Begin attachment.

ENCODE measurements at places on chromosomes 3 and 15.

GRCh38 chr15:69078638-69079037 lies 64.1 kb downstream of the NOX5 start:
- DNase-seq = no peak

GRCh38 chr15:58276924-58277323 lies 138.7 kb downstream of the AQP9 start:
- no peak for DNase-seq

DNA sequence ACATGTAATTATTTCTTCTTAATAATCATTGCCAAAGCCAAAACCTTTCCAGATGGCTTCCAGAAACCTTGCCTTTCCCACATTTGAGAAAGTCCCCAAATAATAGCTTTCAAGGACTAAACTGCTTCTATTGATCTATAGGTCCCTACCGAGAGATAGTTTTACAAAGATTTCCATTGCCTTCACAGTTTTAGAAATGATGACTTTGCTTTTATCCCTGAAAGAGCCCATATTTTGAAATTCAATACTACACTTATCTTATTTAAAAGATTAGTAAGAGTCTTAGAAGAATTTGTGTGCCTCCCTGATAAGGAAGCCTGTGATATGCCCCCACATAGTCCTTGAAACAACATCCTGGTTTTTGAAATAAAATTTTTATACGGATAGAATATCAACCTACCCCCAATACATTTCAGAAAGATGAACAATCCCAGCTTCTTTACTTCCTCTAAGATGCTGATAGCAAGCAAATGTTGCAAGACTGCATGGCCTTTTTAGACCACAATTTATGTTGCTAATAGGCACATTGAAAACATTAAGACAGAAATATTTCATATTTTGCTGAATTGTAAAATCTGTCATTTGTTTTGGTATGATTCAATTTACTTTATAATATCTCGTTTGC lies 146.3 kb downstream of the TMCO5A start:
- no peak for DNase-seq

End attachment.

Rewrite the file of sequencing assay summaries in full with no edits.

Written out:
ENCODE measurements at places on chromosomes 3 and 15.

GRCh38 chr15:69078638-69079037 lies 64.1 kb downstream of the NOX5 start:
- DNase-seq = no peak

GRCh38 chr15:58276924-58277323 lies 138.7 kb downstream of the AQP9 start:
- no peak for DNase-seq

DNA sequence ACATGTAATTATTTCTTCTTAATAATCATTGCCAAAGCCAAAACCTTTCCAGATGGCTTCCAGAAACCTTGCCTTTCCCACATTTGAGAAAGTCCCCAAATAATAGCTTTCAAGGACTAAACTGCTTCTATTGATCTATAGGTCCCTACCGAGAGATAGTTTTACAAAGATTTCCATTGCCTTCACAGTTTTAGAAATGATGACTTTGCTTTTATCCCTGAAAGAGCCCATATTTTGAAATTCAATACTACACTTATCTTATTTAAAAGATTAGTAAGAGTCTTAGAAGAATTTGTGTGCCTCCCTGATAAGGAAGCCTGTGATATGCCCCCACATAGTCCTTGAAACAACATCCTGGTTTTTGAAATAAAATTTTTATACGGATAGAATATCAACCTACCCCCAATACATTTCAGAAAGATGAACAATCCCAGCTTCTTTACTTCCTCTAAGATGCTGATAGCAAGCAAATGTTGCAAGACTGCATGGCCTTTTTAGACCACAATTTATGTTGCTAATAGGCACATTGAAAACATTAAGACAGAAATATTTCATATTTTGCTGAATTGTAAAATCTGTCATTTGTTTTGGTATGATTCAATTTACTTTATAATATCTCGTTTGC lies 146.3 kb downstream of the TMCO5A start:
- no peak for DNase-seq